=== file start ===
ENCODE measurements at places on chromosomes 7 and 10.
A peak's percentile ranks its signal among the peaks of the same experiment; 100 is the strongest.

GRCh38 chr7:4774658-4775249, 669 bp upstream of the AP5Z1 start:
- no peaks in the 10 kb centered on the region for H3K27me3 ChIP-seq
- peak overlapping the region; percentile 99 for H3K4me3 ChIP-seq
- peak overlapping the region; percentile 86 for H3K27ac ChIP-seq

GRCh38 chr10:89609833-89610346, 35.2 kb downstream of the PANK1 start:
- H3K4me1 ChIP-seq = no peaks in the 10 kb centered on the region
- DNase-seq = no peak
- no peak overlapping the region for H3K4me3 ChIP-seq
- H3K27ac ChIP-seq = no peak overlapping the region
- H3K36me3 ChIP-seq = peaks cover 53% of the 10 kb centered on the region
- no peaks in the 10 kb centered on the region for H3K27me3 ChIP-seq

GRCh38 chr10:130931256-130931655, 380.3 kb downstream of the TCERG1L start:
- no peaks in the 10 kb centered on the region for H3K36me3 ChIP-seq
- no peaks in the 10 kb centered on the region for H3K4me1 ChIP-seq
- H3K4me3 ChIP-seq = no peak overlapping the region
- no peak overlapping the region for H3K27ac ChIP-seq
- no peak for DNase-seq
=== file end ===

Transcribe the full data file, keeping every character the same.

ENCODE measurements at places on chromosomes 7 and 10.
A peak's percentile ranks its signal among the peaks of the same experiment; 100 is the strongest.

GRCh38 chr7:4774658-4775249, 669 bp upstream of the AP5Z1 start:
- no peaks in the 10 kb centered on the region for H3K27me3 ChIP-seq
- peak overlapping the region; percentile 99 for H3K4me3 ChIP-seq
- peak overlapping the region; percentile 86 for H3K27ac ChIP-seq

GRCh38 chr10:89609833-89610346, 35.2 kb downstream of the PANK1 start:
- H3K4me1 ChIP-seq = no peaks in the 10 kb centered on the region
- DNase-seq = no peak
- no peak overlapping the region for H3K4me3 ChIP-seq
- H3K27ac ChIP-seq = no peak overlapping the region
- H3K36me3 ChIP-seq = peaks cover 53% of the 10 kb centered on the region
- no peaks in the 10 kb centered on the region for H3K27me3 ChIP-seq

GRCh38 chr10:130931256-130931655, 380.3 kb downstream of the TCERG1L start:
- no peaks in the 10 kb centered on the region for H3K36me3 ChIP-seq
- no peaks in the 10 kb centered on the region for H3K4me1 ChIP-seq
- H3K4me3 ChIP-seq = no peak overlapping the region
- no peak overlapping the region for H3K27ac ChIP-seq
- no peak for DNase-seq